Many people collect beads as a reminder of a place they visited, a special event or something they are fond of.
I think of the wonderful Italians I meet in Italy or follow on line as my beads of Italy.
Many of my contacts in Italy have become friends. Americans make ‘friends’ quickly and often consider everyone they meet more than once a friend. Not all Italians feel the same way.
I may never have an opportunity to meet some of the established Italian bloggers but I can be inspired by their description of towns and hidden parts of the cities they live in. Over the years I will add new ‘beads’ as I meet new ‘friends’ on my trips Home to Italy.
This list changes as I meet more and more wonderful Italian artists, business owners and my favorite group: anyone over 70.
Everyone has a story to tell if you will only listen.
One of the saddest changes I notices on a trip a few years ago, was how everyone was glued ot a cell phone. No longer will locals chat at the bus stop or while waiting in line at the mercato. I miss that even when I only understood some of the conversation.
However, I do follow several Italy savv posts that always tell me about small towns and cities I may have never heard of. Most first timers or even after 15+ trips I usually do the big 3 or 2 of the 3: Rome, Florence and Venice. There are always places to discover, revisit and now friends to see on each trip Home To Italy.
the bloggers I read I may have never met in person, but feel they are my Italian ‘friends’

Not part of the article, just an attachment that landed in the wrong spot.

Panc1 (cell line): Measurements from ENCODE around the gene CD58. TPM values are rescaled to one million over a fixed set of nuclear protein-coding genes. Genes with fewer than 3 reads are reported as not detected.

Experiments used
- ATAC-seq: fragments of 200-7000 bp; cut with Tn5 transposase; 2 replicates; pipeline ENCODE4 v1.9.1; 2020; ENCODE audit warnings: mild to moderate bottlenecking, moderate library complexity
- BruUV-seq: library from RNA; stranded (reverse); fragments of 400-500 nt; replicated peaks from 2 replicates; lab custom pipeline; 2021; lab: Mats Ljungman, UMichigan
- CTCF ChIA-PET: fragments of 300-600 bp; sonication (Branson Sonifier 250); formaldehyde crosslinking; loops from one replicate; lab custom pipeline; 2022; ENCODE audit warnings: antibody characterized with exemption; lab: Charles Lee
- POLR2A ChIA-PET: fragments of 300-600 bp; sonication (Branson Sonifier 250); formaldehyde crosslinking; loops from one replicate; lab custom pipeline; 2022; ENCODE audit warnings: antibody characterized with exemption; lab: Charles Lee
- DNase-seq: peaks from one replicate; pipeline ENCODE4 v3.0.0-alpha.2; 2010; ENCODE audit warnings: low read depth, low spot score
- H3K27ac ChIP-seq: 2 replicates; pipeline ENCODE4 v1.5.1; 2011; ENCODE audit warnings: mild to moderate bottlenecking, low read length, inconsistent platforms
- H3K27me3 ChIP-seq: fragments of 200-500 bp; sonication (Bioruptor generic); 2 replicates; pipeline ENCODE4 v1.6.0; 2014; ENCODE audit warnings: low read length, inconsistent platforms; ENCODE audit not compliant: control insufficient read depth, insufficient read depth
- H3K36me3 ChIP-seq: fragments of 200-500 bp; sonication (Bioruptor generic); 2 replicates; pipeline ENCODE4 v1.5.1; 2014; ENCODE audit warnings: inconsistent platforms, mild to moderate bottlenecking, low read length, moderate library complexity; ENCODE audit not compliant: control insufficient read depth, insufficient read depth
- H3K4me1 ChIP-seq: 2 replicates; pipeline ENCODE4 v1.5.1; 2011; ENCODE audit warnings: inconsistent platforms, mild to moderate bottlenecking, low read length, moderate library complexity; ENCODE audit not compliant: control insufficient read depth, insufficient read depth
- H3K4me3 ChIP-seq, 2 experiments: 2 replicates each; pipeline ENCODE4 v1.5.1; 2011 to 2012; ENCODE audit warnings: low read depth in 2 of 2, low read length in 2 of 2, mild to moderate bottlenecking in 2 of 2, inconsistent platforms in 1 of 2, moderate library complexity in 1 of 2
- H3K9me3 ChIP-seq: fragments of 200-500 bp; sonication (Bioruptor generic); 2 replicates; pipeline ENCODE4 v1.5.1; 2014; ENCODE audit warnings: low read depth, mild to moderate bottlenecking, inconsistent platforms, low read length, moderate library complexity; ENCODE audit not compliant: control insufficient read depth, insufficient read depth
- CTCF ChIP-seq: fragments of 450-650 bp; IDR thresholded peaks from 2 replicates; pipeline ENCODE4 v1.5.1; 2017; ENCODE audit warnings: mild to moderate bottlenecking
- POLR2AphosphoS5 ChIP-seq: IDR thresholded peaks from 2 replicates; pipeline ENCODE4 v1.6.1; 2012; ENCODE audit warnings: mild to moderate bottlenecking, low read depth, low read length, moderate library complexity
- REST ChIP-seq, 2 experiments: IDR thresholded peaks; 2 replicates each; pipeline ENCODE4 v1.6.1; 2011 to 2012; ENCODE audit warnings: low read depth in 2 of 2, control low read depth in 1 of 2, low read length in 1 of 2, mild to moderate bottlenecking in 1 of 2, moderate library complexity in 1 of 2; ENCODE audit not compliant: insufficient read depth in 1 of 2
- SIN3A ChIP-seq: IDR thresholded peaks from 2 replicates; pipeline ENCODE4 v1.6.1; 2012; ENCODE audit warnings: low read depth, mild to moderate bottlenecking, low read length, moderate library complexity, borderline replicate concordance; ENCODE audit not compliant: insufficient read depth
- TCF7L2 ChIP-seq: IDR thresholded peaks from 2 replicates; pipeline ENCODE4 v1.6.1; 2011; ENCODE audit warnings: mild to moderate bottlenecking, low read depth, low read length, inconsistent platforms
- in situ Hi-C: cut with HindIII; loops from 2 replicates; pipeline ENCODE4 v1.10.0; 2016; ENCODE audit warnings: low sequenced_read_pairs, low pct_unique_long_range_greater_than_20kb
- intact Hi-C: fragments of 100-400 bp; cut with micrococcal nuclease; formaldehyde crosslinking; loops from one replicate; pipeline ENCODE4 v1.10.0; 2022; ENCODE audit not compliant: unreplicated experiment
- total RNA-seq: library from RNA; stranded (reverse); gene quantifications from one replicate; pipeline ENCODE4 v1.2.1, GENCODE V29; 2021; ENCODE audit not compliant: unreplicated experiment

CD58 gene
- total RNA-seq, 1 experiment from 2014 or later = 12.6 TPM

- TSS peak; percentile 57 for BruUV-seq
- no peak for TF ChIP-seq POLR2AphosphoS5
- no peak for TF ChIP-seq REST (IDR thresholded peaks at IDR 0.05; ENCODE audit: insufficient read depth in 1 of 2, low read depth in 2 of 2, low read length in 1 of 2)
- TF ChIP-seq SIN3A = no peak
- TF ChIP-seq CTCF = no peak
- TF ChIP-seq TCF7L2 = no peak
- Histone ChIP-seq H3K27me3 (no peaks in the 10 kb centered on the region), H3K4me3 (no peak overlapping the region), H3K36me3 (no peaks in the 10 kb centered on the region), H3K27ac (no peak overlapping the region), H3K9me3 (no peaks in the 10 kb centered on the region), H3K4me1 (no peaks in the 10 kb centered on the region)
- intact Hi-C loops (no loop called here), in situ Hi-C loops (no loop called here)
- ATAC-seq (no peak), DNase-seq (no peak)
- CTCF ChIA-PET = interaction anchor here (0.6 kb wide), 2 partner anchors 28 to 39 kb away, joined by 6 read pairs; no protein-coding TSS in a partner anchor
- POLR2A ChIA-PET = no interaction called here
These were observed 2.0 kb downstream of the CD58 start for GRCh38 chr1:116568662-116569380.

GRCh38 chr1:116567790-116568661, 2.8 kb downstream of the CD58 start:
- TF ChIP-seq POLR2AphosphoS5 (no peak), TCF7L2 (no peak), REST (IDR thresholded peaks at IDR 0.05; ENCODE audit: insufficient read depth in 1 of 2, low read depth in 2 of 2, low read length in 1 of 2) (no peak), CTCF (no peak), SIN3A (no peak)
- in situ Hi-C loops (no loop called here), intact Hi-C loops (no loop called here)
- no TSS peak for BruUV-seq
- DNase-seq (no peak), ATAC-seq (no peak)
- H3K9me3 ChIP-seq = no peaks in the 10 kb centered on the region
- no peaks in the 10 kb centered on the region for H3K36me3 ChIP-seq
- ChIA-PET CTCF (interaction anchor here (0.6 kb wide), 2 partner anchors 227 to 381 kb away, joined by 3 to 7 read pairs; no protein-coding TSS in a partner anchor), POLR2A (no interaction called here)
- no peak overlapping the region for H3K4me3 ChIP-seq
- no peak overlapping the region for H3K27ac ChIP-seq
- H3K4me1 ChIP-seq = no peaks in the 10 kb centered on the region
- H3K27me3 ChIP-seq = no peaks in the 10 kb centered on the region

|Ada in Venice welcomed me to her home
for an interview
May Jane Cowan http://50yearsinitaly.blogspot.com/,
Michelle Fabio at Bleeding Espresso http://bleedingespresso.com/ ,
Anne Riband in Assisi www.annesitaly.com
And Browsing Rome http://www.browsingrome.com/ are only a few of the many as I consider them in country posting what I look for
The Italian Notebook, sends me short snipts of Italian life every week. I keep connected with many of the practices/places I have lived with all my life but now know the origin.
A hidden village or town, I thought how it will take me years to see all the wonders that is Italy…. I may not see them all but the towns I visit and the people I meet become a bead on my bracelet.
Each town leaves an impression or memory on my mind, a bead on my Italian bracelet. I may meet a local vendor in the market or talk with a shop keeper who may leave a lasting memory. The woman I met at the bus stop on the Amalfi coast who helped me find the next train station when the bus NEVER showed up. The artist in Spello. Her shop/studio is on the left as you climb the hill, who spent a half hour chatting with me in my terrible Italian. http://www.ornelli.com
The head nun at the convent hotel I stayed in, in Spoleto, or the elderly member of the order who spent a long time asking about what I was doing on my laptop, ALL IN ITALIAN!. My Spoleto bead.
Each visit is another bead on my bracelet. One that lets me remember the incredible events of each visit: Nonna Vata and making pasta, Mama Gilio who greeted me with a handshake and when I left with the kiss of an amici, the taste of the BEST tortellini ever in Bologna, meeting Ada in Venice
Recently I added a Tina bead. Tina showed me Naples as a native, inside treasures I could never find on my own: meeting a famous artist, the last family run glove manufacturer, stooping at hidden spots with a history NOT in tour books.
my new friend Tina
And some beads have changed my life: Yle with Yltours.com helped me propel my blog in 2012 with guest posts. You can see many posts on my blog about Yltours. But Yle introduced me to Mamma Anne and shared lunch with me. Not the typical day a tourist finds in Italy.
Monica who offers cooking lessons and wonderful tours and cooking classes in Venice.http://www.monicacesarato.com. Others: Santa Anna Sorento Lingue language school in Sorrento, Sheila in Florence offers fast paced photo walks, Kelly in Rome: painting and sketching tours . My list is endless….. This is why I go home to Italy every time i can.
I look forward to ADDING beads every year.